It’s time to stop obsessing over how many calories are in that single slice of pepperoni and sausage pizza, or what that tempting white chocolate macadamia cookie will do to your flat belly. According to UC San Diego’s new Housing, Dining and Hospitality Wellness Dietitian, Miriam Jirari, guilt and dieting is out, and intuitive, mindful eating is in.
“You will never hear me say ‘don’t eat that’ or ‘you need to lose weight,” Jirari says. “I’m about body acceptance and honoring its innate wisdom.”
Jirari advocates for an intuitive and mindful-based eating approach rather than the popular regimented diet approach. Intuitive and mindful eating addresses both the “when” and “how” of eating. Based on physical signs of hunger, intuitive eating encourages individuals to listen to their bodies. Put simply, eat when you are hungry, and stop when you are full. On the other hand, mindful eating focuses on how to eat. Instead of feeling overwhelming guilt and obsession over skewed statistics that plague the Internet, mindful eating encourages one to trust their body and how they feel.
“The body is smart—it will tell you, through cravings and hunger pangs, what you need, and when. Some days this certainly might be a kale salad with tons of veggies and lentils; another day, it might be a burger and fries. And that’s okay.”
You heard right—that In-N-Out meal you’ve been craving is acceptable. Jirari’s personal favorite? Chips. But Jirari hadn’t always known about an intuitive and mindful eating approach. She adds, “I had to navigate through many pitfalls before I landed on what my body is truthfully asking for.”
Jirari’s nutrition journey began the moment she learned an important lesson from her physician father: lifestyle diseases are avoidable. Despite her father’s hereditary heart disease, Jirari says he manages to live a healthy life with intuitive and mindful eating. “Learning that we can affect our physiology in such a powerful way, it lit me up.” It was this moment that prompted Jirari to make a personal pact to positively change her lifestyle, and the lifestyles of many others.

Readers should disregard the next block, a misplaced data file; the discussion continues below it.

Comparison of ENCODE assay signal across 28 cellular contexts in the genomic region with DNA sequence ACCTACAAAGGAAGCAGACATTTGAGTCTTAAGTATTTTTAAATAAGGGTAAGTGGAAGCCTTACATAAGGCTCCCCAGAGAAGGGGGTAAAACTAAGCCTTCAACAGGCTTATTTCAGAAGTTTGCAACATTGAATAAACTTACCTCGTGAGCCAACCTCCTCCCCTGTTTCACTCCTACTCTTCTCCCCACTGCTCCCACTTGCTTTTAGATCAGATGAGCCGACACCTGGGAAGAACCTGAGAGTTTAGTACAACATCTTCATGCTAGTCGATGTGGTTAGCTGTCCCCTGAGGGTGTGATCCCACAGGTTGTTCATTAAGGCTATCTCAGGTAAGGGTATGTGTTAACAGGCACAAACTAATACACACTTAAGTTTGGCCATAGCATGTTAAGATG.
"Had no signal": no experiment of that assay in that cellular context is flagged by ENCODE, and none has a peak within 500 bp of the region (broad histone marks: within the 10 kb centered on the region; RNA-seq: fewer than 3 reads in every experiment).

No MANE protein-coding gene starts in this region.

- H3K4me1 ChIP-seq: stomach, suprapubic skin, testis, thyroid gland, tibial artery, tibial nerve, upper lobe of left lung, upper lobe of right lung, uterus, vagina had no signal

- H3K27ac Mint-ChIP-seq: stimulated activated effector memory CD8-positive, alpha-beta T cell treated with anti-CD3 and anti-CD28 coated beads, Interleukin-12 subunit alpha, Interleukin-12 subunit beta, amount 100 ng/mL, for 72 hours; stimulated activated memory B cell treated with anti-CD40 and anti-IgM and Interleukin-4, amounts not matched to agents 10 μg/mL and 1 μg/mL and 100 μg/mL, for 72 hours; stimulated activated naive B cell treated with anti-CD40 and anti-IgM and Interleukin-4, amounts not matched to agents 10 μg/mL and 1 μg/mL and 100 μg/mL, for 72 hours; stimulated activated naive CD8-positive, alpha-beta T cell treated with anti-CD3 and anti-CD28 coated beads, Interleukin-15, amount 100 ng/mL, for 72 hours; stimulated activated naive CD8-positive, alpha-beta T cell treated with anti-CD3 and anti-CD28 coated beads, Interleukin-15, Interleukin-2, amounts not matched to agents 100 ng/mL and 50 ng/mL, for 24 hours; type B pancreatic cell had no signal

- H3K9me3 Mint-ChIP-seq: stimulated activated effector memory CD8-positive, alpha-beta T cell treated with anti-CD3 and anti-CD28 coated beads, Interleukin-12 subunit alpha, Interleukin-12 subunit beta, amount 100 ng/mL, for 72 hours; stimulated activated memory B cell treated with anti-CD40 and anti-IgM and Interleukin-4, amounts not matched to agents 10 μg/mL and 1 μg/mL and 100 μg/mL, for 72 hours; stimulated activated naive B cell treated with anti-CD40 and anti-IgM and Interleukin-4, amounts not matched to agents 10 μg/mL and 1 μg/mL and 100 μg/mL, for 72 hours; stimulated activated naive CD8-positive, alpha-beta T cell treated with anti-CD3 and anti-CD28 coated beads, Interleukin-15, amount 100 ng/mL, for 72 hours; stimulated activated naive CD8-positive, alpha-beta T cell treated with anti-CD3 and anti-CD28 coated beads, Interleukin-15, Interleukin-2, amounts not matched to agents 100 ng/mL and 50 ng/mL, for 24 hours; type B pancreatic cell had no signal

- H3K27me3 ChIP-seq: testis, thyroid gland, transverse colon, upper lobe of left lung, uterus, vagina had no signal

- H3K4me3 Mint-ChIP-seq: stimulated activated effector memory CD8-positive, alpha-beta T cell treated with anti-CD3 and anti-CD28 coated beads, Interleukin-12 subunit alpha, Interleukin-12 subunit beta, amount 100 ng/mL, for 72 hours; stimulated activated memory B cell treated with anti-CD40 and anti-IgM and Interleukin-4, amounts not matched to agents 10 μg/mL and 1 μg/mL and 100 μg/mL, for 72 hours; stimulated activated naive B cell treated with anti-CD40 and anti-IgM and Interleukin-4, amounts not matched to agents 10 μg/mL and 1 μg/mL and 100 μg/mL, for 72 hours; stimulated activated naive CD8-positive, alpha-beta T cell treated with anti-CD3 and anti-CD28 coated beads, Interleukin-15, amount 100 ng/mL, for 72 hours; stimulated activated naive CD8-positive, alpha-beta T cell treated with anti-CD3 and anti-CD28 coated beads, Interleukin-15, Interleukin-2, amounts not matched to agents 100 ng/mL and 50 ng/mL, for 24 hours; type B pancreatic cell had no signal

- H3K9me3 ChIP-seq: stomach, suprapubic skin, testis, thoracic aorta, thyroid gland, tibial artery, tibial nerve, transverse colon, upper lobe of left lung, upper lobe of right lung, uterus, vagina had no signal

As the university’s Wellness Dietitian, Jirari plans to help faculty, staff and students connect with their body’s signals and improve their relationship with food. Additionally, Jirari plans to bring more awareness toward the university’s onsite and local resources to better assist people with their personal wellness goals.
The Wellness Fair, to be held on Wednesday, March 23, will be the first endeavor to kick off these plans. The fair is open to all, and will have internal and external vendors highlighting resources that enable one to be well. UC San Diego Dining will be providing free healthy food tastings that will showcase cuisine from all over campus, including samplings from the marketplace. Event attendees can also expect to enjoy a live acro-yoga performance, a DJ and a series of 30-minute classes about running, fitness, mindfulness and nutrition.
“Everyone needs to discover what works for them. Eating right is relative!” Jirari emphasizes. But no matter what, Jirari stresses individuals to never follow fad diets. “None of them are tailored to what’s uniquely you. You need a new plan. It’s not you, it’s them.”